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Students split on campus safety

In an age where mass violence is a daily occurence, campus security is a high priority for students and universities as shown at Oklahoma Christian University. Cassidy Littlewood, a junior public relations major, describes campus as so safe that she does not even think about it. 

“I let my guard down because I don’t feel unsafe in any way at all,” Littlewood said. “I’m from a town that is unsafe, and so I’m used to a place that isn’t comfortable. However, being on campus feels comfortable to me, so I feel more relaxed.” 

Hannah Clay, Assistant Director of Tinius and a junior exercise science major, said  although she usually feels safe, she does become concerned when unsafe situations arise and are not communicated transparently. 

“I usually feel safe walking around campus,” Clay said. “When nothing unsafe has recently occurred I don’t second guess my safety, but I don’t always understand how circumstances are handled and that can make me nervous.”

Even though students feel safe on campus, issues such as intruders and improper gun ownership situations have occurred recently on campus. Chief Greg Giltner, head of Oklahoma Christian University’s security department, wants students and staff to know these are important issues that are addressed swiftly and safely.

“I have six dedicated officers that have students, faculty, staff and visitors’ best interests in mind and take the job seriously,” Giltner said. “Officers are constantly watching for risks and working to keep this campus safe. Ninety percent of the time, they are monitoring traffic for the safety of campus or they are patrolling to protect students and engage with them.”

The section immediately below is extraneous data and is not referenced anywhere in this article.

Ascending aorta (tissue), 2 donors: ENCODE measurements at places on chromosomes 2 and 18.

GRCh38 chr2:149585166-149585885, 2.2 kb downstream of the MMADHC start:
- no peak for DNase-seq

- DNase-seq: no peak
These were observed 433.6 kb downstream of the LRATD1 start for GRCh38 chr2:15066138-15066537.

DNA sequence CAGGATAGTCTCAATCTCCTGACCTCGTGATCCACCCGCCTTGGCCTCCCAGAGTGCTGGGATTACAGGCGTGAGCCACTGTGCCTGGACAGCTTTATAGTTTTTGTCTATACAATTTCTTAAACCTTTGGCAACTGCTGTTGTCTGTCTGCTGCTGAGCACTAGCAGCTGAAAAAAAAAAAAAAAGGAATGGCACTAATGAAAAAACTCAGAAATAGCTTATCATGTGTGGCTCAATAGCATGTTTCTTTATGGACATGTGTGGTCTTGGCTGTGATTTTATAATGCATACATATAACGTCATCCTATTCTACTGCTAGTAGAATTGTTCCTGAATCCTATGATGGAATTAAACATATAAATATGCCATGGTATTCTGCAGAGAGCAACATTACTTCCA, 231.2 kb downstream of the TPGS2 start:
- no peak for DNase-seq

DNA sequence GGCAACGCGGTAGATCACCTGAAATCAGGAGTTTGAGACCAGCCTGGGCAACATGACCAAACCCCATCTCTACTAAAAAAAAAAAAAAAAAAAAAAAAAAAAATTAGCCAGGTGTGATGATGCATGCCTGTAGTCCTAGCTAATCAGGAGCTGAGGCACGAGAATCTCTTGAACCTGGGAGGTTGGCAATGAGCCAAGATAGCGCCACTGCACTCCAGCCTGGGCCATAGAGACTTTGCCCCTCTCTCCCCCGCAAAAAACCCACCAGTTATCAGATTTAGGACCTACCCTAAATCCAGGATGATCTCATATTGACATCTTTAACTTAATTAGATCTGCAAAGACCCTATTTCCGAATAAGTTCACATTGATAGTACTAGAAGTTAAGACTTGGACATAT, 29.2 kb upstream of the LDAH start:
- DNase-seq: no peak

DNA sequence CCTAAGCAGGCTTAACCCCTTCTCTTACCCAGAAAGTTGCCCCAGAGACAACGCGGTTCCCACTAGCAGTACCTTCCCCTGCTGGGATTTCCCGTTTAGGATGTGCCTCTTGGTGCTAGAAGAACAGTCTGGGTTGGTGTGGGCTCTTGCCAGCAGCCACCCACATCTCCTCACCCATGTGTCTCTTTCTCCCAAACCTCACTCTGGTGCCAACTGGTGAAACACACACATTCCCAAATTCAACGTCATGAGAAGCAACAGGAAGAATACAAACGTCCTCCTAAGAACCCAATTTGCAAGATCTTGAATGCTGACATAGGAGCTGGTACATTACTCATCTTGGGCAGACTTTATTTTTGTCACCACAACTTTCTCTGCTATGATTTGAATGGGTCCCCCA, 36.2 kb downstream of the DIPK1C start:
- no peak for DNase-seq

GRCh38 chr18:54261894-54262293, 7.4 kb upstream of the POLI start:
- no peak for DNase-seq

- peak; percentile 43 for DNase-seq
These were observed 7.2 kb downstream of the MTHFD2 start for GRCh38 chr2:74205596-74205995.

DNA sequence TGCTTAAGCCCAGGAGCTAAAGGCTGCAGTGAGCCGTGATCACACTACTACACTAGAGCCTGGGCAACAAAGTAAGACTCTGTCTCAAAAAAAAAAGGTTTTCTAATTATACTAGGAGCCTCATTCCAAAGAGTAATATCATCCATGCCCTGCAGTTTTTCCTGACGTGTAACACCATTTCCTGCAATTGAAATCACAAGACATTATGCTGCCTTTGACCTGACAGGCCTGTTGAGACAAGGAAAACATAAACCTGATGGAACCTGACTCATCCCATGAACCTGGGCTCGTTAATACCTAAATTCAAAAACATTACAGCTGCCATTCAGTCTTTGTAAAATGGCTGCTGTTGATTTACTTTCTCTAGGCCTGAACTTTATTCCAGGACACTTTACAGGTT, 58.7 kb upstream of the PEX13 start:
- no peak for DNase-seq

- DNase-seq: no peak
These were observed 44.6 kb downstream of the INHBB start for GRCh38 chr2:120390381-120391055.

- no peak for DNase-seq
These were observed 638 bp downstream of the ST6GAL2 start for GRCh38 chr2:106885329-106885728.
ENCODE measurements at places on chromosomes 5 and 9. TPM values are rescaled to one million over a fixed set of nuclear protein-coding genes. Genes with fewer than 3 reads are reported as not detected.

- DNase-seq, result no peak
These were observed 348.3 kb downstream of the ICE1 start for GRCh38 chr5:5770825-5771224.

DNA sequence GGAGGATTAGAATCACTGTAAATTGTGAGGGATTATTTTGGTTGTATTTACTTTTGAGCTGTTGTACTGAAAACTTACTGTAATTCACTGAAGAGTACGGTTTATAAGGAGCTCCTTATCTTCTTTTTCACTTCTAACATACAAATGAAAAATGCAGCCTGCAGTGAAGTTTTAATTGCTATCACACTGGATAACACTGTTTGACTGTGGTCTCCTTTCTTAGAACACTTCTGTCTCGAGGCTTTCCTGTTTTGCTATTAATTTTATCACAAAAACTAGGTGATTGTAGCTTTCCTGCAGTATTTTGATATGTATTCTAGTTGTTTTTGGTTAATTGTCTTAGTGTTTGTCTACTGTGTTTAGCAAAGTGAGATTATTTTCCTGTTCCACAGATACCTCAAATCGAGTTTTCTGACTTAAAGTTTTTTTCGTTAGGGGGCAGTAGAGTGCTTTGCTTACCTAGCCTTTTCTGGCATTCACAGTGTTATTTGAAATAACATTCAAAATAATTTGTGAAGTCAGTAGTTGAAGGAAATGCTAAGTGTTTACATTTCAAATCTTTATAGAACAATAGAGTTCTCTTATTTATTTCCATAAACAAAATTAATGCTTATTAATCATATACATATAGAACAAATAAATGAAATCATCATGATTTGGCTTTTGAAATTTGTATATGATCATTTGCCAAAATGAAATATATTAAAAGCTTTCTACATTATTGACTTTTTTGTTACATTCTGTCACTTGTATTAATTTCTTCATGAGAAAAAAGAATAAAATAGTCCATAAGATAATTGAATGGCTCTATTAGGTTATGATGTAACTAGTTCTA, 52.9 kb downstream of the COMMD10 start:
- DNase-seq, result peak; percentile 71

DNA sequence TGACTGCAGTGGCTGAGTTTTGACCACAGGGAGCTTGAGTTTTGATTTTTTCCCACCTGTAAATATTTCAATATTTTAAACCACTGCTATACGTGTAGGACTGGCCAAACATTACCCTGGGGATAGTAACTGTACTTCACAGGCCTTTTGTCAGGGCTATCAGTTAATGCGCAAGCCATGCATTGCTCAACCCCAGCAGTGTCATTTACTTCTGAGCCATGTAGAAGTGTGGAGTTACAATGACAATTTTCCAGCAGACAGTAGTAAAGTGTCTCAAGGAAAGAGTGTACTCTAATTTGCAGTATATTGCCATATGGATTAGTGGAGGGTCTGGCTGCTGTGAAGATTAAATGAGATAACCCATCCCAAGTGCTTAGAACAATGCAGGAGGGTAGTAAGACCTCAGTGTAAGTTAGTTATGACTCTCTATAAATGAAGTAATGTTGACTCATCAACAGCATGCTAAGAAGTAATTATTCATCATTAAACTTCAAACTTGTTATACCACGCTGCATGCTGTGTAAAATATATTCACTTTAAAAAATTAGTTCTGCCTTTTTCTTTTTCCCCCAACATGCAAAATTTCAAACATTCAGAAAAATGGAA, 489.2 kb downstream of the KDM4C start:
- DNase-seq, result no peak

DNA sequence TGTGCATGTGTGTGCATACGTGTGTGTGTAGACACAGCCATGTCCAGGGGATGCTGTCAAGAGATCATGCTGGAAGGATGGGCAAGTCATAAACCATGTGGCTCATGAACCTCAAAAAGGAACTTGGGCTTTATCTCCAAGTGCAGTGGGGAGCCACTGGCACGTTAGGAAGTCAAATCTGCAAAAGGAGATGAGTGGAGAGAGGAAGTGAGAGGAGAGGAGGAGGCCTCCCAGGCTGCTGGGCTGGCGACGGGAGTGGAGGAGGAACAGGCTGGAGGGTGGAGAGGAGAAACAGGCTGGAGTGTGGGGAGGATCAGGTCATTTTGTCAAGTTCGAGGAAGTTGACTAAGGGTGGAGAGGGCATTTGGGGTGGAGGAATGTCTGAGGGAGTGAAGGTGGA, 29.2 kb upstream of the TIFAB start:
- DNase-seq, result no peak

The other aspect of campus safety is housing living conditions. As dorms and apartments continue to age, issues can emerge such as old infrastructures making accidents a normal occurrence. A question follows these considerations: At what point do conditions go from inconvenient and unsafe?  Candace Bass, the director of Residence Life, described on-campus housing as very safe and she said any risk can be mitigated by students. 

“The majority of risks that we see are preventable and manageable,” Bass said. “Students can reduce risk by reporting issues, which if not caught by staff can be passed on to the next residents. A lack of understanding the consequences or a lack of knowledge (i.e. cooking, grease fire, local and state codes, etc.) can contribute to bigger problems.”

Clay said most issues with housing are not serious safety concerns, but frustrating inconveniences. 

“I think the main needs are taken care of but we can get frustrated easily over inconveniences and uncomfortable living situations,” Clay said. “The ineffective communication can make it even more frustrating, so it’s important to make sure you’re emailing the right people.” 

However, there have been and still are legitimate safety concerns. For example, Wilson East was renovated in fall 2018 due to structural integrity issues, which displaced sophomore boys for a semester. Although there are smoke and carbon monoxide detectors, Phases 3 & 4 have no fire alarms or sprinkler systems. Students who have lived in or continue to live in these conditions find them worrying, such as Johnathan Godfrey, a senior electrical engineering major. 

“It’s a little concerning,” Godfrey said. “Our smoke alarms are also all the way in the back, furthest from the kitchen and only halfway up the wall.” 

Other students source mold and animals as potential safety issues. Littlewood also said heating struggles can cross the line from annoying to concerning. 

“During the winter storm a few weeks ago, my roommates and I had to hang blankets over our windows to try and keep some heat in,” Littlewood said. “That’s how bad our heating was.”

In short, the issue of campus safety is a complicated one, impacting students campus-wide and involving many parties. With the noise of differing perspectives, both Giltner and Bass assure students campus safety is always a priority, and students can participate in various ways to improve campus security, such as locking doors and securing valuables. Glitner and Bass both encourage students to reach out when they need help.

“We want to protect and serve all faculty, staff, students and visitors,” Giltner said. “That means whether you need directions or a door unlocked or something more serious, everyone on campus should reach out if they need help.”

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